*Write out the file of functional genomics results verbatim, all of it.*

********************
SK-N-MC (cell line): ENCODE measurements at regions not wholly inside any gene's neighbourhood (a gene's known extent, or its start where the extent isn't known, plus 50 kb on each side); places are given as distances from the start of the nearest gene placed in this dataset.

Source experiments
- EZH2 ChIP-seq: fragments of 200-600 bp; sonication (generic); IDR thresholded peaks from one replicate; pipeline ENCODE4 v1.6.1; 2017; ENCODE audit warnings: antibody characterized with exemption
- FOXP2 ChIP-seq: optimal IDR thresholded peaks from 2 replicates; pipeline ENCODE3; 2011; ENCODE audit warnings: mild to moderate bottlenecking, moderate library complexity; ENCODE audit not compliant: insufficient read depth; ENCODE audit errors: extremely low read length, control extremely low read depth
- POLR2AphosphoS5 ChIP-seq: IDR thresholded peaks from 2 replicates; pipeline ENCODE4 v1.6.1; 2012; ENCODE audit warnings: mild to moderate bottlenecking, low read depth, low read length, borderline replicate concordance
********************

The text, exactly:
SK-N-MC (cell line): ENCODE measurements at regions not wholly inside any gene's neighbourhood (a gene's known extent, or its start where the extent isn't known, plus 50 kb on each side); places are given as distances from the start of the nearest gene placed in this dataset.

Source experiments
- EZH2 ChIP-seq: fragments of 200-600 bp; sonication (generic); IDR thresholded peaks from one replicate; pipeline ENCODE4 v1.6.1; 2017; ENCODE audit warnings: antibody characterized with exemption
- FOXP2 ChIP-seq: optimal IDR thresholded peaks from 2 replicates; pipeline ENCODE3; 2011; ENCODE audit warnings: mild to moderate bottlenecking, moderate library complexity; ENCODE audit not compliant: insufficient read depth; ENCODE audit errors: extremely low read length, control extremely low read depth
- POLR2AphosphoS5 ChIP-seq: IDR thresholded peaks from 2 replicates; pipeline ENCODE4 v1.6.1; 2012; ENCODE audit warnings: mild to moderate bottlenecking, low read depth, low read length, borderline replicate concordance